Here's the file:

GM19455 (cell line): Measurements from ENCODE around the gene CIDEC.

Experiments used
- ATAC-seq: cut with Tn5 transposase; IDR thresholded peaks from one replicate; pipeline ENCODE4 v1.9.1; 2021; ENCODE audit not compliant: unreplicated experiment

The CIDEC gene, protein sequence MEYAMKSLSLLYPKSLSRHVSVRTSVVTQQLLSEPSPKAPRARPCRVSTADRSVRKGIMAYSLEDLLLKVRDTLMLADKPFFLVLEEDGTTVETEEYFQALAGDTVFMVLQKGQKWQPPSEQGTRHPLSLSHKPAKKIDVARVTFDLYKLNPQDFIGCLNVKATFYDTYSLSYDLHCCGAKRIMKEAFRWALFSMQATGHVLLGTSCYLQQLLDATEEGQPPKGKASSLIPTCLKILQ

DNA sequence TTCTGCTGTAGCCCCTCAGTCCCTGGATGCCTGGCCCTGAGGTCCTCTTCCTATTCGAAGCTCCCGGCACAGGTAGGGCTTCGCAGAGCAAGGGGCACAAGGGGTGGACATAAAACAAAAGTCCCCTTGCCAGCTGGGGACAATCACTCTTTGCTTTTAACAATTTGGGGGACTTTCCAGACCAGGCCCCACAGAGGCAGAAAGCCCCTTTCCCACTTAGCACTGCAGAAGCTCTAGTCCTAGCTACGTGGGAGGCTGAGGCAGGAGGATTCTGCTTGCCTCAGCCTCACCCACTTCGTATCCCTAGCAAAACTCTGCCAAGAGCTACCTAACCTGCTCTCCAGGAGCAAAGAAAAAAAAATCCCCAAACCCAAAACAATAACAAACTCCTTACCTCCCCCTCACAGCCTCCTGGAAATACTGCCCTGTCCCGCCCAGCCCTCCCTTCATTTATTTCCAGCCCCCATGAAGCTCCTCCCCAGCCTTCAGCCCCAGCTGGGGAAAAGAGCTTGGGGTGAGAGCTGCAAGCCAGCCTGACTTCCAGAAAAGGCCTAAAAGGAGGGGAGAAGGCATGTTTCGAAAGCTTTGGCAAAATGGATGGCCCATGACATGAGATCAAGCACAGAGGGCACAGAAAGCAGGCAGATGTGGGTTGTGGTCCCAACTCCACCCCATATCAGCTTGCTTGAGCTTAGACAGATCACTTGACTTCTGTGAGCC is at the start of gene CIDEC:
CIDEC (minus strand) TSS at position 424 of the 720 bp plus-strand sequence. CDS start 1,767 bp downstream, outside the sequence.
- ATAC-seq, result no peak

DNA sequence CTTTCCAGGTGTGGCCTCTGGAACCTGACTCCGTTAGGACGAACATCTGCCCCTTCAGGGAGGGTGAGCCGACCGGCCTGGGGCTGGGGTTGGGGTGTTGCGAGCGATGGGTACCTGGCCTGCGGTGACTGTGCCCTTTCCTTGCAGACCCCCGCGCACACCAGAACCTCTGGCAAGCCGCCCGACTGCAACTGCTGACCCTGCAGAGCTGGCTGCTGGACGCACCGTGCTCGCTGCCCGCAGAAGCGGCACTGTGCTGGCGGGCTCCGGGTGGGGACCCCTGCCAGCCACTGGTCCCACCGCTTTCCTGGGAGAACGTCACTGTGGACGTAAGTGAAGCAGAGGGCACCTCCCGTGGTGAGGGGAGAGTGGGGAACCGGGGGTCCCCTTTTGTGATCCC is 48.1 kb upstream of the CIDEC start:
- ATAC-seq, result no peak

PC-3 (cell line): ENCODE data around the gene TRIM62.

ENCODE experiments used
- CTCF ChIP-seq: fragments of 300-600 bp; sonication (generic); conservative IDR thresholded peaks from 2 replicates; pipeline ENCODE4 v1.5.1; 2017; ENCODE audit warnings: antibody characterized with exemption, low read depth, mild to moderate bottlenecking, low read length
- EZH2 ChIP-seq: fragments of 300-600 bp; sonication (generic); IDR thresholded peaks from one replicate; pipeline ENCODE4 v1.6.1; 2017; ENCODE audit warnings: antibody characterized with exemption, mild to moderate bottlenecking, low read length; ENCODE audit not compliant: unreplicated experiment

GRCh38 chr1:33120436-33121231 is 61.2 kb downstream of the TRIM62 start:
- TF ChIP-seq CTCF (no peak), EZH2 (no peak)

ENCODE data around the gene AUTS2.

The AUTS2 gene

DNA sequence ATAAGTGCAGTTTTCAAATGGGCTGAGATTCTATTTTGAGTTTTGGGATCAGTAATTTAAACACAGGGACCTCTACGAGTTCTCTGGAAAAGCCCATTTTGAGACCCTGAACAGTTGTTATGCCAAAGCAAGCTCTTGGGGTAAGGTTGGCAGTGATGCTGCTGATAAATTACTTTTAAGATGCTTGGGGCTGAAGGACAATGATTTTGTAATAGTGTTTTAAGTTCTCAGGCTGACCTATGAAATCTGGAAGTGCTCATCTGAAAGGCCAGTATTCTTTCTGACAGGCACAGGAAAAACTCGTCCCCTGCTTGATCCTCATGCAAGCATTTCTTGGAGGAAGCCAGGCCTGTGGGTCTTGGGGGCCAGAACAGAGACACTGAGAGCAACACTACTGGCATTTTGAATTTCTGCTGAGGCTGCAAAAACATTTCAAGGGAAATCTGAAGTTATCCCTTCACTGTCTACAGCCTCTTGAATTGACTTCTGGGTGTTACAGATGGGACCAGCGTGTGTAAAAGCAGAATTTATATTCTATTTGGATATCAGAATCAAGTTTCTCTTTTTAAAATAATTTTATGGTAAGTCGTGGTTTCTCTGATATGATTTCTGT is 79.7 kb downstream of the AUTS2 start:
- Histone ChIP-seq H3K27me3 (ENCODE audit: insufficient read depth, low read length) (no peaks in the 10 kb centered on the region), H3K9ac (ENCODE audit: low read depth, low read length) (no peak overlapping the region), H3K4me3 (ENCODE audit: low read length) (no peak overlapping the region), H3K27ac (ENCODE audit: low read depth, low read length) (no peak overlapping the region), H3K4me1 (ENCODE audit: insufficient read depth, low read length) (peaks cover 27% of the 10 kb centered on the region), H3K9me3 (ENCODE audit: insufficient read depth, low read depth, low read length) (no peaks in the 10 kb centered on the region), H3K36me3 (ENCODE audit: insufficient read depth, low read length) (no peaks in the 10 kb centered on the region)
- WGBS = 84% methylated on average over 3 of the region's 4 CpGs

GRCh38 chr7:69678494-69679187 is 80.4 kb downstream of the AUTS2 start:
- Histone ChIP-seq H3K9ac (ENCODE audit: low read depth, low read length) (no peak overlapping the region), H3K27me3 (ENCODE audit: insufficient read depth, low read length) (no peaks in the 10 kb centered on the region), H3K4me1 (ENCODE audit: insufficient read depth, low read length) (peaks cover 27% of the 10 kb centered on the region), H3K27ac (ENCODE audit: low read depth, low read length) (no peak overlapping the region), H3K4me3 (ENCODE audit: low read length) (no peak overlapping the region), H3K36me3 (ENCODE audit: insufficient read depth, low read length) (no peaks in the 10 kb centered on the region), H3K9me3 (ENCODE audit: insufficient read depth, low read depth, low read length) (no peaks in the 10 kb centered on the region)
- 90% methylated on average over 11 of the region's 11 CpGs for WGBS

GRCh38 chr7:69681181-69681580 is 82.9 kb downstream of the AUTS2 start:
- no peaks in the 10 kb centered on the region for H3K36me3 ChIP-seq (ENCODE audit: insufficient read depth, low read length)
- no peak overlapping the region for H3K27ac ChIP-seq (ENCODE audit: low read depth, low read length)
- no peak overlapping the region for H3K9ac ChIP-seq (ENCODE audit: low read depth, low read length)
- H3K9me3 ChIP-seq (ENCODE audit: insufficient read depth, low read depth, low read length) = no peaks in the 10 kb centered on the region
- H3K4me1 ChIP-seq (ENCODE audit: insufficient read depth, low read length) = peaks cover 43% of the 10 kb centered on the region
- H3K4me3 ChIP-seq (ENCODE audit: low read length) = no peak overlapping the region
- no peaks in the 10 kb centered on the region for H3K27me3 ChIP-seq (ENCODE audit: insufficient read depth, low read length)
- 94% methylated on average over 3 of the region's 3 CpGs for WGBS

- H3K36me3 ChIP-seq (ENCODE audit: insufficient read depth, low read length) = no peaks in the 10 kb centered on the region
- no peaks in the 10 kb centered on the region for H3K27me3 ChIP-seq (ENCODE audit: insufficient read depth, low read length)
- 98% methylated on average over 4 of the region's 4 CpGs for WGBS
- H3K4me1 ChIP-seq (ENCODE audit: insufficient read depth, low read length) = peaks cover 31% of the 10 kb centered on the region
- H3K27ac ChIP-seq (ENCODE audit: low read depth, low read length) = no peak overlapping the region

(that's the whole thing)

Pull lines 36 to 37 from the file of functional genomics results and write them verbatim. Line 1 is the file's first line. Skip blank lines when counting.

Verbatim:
- H3K4me1 ChIP-seq (ENCODE audit: insufficient read depth, low read length) = peaks cover 31% of the 10 kb centered on the region
- H3K27ac ChIP-seq (ENCODE audit: low read depth, low read length) = no peak overlapping the region